// Callback becomes a function that calls the original callback function 
    // and then the new one
    Test.callback = (function(original) {
      return function() {
        original();
        callback();
      }
    }) (Test.callback);

  // First time it has been called set the flag to prevent multiple loads 
  // and add the callback
  } else {
    Test.loading = true;
    Test.callback = callback;

    // Added to illustrate the AJAX callback functionality
    ajax("html", function(response) {
      Test.html = response;
      Test.callback();
    });
  }
}();

The preferred approach is to enforce object validity at instantiation time, this prevents these race conditions. You throw an error if the class cannot be constructed validly, this moves the complexity surrounding the order of your operations from the class. As you can see below it is not as pretty and you have to call the load step yourself (or have something else trigger it).

new Test(); // Errors not loaded!
// We must perform the load step to use the class
Test.load(function() {
  new Test(); // Works!
});

The more elegant solution, especially for large applications, involves managing access to the class. You cannot access the class without first performing the loading step, this enforces that loading will always complete before the class is instantiated.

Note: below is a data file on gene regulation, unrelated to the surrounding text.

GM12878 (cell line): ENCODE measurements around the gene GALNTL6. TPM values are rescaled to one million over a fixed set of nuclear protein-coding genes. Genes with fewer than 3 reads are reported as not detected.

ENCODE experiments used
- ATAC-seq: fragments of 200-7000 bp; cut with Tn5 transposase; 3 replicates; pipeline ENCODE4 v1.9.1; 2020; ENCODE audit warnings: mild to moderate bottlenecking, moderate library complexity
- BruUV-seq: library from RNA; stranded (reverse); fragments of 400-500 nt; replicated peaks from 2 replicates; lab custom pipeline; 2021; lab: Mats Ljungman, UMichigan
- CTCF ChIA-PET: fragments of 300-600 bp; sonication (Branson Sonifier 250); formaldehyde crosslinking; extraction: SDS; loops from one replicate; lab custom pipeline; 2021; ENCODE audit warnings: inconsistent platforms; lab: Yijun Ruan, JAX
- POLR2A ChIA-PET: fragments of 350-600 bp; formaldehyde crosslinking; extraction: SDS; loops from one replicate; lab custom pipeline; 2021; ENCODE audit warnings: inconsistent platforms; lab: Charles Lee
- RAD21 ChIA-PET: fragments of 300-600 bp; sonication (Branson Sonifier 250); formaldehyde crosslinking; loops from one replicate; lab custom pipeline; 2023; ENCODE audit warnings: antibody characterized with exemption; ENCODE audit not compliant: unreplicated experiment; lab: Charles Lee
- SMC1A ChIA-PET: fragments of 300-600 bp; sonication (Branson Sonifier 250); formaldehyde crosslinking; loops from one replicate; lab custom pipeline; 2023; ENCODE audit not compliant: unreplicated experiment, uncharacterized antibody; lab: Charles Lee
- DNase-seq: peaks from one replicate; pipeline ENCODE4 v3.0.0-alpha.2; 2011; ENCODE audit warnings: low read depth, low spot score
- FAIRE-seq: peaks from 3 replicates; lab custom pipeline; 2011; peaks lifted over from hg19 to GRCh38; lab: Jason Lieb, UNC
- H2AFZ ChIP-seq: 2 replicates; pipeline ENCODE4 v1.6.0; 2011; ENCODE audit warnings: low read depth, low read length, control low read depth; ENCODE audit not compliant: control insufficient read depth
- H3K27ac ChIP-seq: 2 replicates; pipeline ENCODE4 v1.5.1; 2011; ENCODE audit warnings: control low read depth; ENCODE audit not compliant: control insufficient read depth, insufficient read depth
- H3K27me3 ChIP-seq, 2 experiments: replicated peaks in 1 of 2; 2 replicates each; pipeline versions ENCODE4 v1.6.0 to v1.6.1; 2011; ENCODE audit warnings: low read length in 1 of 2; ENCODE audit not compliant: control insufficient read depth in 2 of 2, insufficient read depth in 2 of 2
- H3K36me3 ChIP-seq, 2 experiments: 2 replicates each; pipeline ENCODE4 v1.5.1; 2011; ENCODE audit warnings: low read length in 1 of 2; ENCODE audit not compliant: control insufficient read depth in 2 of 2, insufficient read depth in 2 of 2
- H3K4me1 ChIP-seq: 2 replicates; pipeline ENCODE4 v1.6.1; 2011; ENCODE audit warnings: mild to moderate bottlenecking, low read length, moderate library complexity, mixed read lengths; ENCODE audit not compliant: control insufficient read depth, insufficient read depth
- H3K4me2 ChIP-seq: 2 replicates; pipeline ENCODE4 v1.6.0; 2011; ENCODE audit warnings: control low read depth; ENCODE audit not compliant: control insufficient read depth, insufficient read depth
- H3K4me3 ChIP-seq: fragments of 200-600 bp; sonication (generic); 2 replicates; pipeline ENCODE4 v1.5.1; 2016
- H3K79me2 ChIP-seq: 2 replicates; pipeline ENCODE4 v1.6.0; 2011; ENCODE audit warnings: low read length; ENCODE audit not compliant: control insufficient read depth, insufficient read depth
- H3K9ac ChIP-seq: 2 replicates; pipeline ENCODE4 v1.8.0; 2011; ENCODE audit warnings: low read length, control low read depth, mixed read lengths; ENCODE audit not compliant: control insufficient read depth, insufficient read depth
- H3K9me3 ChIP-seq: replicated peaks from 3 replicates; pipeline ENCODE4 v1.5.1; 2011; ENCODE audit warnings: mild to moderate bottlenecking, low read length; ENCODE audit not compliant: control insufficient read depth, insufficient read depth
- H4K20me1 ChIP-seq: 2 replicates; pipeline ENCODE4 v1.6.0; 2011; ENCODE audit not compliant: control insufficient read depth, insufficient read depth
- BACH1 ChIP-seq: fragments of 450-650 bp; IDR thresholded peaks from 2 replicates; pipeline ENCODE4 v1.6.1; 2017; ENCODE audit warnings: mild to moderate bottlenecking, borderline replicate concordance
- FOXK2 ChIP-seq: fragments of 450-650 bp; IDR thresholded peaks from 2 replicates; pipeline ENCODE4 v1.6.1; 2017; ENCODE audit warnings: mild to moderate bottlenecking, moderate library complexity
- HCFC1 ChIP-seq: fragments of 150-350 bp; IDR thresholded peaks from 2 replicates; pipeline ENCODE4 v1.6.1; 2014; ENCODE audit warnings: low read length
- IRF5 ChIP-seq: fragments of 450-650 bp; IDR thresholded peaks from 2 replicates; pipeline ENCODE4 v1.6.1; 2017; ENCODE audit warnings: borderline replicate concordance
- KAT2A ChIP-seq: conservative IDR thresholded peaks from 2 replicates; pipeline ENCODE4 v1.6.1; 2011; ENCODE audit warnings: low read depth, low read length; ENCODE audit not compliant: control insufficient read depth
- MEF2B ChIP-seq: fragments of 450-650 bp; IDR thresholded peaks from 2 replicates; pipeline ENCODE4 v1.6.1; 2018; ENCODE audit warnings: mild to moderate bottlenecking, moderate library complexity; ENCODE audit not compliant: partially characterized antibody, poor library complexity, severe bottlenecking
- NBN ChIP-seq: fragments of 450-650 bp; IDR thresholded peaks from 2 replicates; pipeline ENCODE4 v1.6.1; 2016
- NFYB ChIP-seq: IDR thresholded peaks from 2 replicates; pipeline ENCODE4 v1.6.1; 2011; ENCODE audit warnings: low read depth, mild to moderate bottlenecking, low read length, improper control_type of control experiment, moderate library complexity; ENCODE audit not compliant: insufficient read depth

// views is some object managing the loading of view classes when asked for
// one or more views it will load the required HTML and return the class(es)
// so we can create instances...
views.load("Test", function(Test) {
  var t = new Test();
  t.element.css({some: style});
  t.someMethodExternalCall();
});
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+1 and accept thanks a lot. cheers –  king.net Dec 31 '12 at 14:52
1  
No probs, glad it helped –  Stuart Wakefield Dec 31 '12 at 15:00

Are you doing caller.init(); in the callback of the ajax function in loadHtml?

If not, your init function will be added to the execution stack before your html is loaded (and that's why this.element is null)

Test.loadHtml = function() {
    // load html content by an ajax request (jQuery $.ajax method)
    // and put it in Test.html
    // then recall the Test.init ethod
    return function(caller) {
      $.ajax({
        url: 'somethinghere',
        success: function(data) {
            Test.html = data;
            caller.init();
        }
      });
    };